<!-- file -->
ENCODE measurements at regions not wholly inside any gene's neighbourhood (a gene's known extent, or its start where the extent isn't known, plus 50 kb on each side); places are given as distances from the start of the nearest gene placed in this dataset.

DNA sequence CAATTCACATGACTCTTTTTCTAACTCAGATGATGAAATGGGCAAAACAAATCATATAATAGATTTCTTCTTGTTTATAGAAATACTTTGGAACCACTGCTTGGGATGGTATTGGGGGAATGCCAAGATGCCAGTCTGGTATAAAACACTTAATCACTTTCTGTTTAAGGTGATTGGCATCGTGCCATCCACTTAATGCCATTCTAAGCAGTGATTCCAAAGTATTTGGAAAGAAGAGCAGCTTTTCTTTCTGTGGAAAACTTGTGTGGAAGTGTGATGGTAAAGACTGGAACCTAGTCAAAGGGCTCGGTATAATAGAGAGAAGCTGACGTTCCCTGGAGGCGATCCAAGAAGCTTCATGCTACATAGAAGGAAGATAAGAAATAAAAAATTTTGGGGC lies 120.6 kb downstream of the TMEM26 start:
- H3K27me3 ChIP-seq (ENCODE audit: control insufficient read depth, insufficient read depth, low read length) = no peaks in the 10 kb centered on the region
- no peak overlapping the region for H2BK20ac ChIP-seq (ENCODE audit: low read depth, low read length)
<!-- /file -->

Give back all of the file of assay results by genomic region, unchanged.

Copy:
ENCODE measurements at regions not wholly inside any gene's neighbourhood (a gene's known extent, or its start where the extent isn't known, plus 50 kb on each side); places are given as distances from the start of the nearest gene placed in this dataset.

DNA sequence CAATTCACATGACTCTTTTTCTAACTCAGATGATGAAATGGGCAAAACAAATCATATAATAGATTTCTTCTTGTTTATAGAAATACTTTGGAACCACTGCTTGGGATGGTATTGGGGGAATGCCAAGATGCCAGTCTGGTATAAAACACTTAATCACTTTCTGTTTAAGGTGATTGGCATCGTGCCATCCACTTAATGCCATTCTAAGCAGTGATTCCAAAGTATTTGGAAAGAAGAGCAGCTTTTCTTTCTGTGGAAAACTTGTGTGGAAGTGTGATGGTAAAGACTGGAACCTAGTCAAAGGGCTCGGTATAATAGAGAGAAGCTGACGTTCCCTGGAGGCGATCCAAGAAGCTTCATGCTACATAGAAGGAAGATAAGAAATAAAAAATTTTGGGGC lies 120.6 kb downstream of the TMEM26 start:
- H3K27me3 ChIP-seq (ENCODE audit: control insufficient read depth, insufficient read depth, low read length) = no peaks in the 10 kb centered on the region
- no peak overlapping the region for H2BK20ac ChIP-seq (ENCODE audit: low read depth, low read length)